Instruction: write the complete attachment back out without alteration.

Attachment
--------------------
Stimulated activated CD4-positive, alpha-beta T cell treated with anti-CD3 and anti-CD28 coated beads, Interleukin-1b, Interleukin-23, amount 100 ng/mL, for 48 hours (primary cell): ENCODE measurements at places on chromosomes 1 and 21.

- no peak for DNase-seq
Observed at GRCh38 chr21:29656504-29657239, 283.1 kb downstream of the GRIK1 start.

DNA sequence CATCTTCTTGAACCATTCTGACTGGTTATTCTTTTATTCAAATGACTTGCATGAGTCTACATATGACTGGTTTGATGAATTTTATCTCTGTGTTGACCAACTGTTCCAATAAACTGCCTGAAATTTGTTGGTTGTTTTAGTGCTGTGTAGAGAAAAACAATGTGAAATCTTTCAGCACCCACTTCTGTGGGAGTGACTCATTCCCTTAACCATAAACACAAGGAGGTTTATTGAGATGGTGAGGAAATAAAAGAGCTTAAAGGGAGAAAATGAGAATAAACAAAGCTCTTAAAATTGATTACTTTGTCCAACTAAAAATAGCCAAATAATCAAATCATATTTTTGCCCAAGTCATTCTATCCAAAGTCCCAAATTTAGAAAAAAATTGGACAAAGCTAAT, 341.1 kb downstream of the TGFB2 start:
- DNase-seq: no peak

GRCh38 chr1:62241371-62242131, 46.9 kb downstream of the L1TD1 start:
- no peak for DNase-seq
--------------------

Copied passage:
Stimulated activated CD4-positive, alpha-beta T cell treated with anti-CD3 and anti-CD28 coated beads, Interleukin-1b, Interleukin-23, amount 100 ng/mL, for 48 hours (primary cell): ENCODE measurements at places on chromosomes 1 and 21.

- no peak for DNase-seq
Observed at GRCh38 chr21:29656504-29657239, 283.1 kb downstream of the GRIK1 start.

DNA sequence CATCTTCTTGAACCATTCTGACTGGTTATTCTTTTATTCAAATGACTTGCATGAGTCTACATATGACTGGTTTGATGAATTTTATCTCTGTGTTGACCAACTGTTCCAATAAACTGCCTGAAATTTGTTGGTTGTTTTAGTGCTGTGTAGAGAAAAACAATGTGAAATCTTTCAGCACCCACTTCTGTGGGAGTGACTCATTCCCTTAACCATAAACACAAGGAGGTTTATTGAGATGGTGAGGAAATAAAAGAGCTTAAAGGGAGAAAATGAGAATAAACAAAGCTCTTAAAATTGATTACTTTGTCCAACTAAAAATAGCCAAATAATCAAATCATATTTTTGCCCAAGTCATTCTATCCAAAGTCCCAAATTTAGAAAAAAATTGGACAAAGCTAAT, 341.1 kb downstream of the TGFB2 start:
- DNase-seq: no peak

GRCh38 chr1:62241371-62242131, 46.9 kb downstream of the L1TD1 start:
- no peak for DNase-seq